It is obvious that you applied no scrutiny to this EPA document, because a mere 10 days after the EPA report was released, with indecent haste, you approved Keyneton wind farm on Friday 6 December 2013.
Your words from your press release and media conference included:
There is no detectable concern based on noise emanating from these proposed installations and for that reason the approval has been given.
No evidence was found linking noise from the wind farm to adverse impacts on residents.
However, the SA EPA online report contains the following disclaimer (which apparently was edited from the pdf version of the report):
The conclusions of the study may not be valid for other wind farms, and may only be valid for the Waterloo Wind Farm under the specific conditions (eg weather, wind farm operating conditions, etc) under which the study was undertaken. It also may not necessarily be valid for all residences potentially affected by noise emission from the Waterloo Wind Farm.
The SA EPA stated from the beginning of the study and repeatedly throughout, that their study was not a health study.
The Waterloo study does not and can not support claims that there are no adverse health impacts from the Waterloo wind farm as it was not a health study.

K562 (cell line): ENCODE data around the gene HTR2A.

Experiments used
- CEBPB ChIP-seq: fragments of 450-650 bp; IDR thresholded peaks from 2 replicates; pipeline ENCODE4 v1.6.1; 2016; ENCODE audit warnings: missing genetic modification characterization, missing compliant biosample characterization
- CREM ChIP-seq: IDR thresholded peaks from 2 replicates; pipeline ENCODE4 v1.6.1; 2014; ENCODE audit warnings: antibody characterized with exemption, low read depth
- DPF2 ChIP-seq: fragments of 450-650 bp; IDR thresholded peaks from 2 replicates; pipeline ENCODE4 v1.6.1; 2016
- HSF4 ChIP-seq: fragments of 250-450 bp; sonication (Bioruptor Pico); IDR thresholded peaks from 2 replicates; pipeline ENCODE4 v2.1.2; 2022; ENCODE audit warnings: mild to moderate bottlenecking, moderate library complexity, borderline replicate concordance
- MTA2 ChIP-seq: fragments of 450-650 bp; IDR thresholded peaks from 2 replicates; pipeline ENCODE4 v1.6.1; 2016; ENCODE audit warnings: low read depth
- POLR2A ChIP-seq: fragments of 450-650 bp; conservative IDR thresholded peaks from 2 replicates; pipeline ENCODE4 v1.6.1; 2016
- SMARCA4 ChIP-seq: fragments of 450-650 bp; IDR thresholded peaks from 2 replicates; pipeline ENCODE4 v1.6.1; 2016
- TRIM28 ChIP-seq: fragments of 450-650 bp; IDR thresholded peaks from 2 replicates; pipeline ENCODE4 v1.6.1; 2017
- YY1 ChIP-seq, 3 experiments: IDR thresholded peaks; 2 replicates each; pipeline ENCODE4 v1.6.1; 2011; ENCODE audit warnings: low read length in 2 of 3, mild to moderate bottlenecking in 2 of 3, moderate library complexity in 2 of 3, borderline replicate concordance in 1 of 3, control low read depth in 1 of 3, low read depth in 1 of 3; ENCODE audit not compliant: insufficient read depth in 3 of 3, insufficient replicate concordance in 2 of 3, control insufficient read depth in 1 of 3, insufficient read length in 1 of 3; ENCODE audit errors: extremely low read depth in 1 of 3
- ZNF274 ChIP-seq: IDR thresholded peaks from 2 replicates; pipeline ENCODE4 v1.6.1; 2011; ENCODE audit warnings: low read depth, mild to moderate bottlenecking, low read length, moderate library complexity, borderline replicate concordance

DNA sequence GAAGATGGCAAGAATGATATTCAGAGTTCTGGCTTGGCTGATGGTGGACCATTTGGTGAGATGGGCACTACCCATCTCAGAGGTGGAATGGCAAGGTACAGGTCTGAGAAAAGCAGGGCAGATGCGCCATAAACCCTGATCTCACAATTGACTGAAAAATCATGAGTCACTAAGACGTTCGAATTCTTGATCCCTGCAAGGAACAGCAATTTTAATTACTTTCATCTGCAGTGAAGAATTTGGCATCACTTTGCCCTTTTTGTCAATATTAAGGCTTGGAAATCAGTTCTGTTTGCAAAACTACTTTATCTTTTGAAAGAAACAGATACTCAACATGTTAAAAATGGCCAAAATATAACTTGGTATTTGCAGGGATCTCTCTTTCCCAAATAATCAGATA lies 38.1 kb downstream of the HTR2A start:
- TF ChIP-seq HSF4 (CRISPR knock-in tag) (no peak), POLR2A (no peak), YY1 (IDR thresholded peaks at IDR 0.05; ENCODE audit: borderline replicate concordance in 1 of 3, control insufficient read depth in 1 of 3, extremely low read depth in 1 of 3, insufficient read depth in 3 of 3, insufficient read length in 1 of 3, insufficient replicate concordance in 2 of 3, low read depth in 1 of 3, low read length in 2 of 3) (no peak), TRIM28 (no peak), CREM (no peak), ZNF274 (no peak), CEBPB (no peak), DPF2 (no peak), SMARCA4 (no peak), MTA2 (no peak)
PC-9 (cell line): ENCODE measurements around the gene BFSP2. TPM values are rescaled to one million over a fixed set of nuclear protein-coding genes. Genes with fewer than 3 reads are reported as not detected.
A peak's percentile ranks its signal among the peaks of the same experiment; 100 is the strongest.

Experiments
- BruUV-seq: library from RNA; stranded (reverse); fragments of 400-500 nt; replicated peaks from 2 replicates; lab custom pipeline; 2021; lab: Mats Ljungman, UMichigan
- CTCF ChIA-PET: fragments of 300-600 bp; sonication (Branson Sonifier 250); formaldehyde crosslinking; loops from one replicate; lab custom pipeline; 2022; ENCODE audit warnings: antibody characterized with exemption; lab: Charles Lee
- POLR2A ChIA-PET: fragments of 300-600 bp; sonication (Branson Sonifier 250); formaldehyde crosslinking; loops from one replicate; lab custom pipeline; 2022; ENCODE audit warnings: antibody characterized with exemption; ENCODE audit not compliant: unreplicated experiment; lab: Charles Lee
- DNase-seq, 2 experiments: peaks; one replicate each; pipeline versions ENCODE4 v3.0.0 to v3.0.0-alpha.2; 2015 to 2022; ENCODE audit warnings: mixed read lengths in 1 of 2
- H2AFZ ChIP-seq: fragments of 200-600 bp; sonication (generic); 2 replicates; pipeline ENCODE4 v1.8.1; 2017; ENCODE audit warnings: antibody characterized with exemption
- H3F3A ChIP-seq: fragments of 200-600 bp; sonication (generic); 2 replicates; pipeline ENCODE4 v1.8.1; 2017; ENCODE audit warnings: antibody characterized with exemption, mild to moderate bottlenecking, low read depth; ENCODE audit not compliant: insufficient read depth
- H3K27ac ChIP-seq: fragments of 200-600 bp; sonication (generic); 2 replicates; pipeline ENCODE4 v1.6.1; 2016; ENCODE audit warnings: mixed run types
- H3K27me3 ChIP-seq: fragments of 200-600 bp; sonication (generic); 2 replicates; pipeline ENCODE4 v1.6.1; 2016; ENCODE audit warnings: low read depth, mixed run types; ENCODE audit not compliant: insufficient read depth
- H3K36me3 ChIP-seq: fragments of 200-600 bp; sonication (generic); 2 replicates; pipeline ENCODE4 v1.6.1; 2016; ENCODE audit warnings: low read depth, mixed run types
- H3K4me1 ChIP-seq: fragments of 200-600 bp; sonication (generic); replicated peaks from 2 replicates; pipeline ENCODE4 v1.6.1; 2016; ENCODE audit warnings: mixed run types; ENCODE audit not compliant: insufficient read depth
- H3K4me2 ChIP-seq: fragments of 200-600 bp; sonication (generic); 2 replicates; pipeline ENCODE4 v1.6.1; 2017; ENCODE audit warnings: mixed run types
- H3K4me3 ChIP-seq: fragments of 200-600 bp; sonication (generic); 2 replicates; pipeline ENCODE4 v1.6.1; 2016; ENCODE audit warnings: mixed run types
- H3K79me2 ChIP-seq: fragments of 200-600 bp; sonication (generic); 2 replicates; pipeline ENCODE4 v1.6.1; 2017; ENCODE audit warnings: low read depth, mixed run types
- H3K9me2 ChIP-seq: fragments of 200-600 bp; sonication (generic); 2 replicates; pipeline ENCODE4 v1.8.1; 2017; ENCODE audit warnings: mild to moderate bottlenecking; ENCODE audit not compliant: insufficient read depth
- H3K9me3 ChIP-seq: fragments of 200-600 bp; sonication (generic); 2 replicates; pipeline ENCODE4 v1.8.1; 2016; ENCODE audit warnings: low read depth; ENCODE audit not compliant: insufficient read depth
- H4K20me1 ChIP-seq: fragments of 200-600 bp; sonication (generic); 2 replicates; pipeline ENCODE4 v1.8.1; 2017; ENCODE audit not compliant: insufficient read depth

17 of the 28 households involved in the study have provided me with a copy of their noise diary as sent to the EPA over the course of the study, with a view to wider scrutiny of the SA EPA’s analysis and conclusions. This process is still a work in progress.
The SA EPA have only considered diary entries relating to audible noise in their report, and neglected other impacts – most notably – sleep disturbance and awakenings.
The consequence of this selectivity is that a large number of adverse impacts and events recorded by the residents specifying time as and dates of disturbance which could be have been compared to noise data have been ignored in the analysis and report.
For example, the following entry has been disregarded; [it] clearly indicates adverse impacts from sleep disturbance and yet the EPA has illogically come to the conclusion that there are no adverse impacts and the guidelines do not need to be reviewed.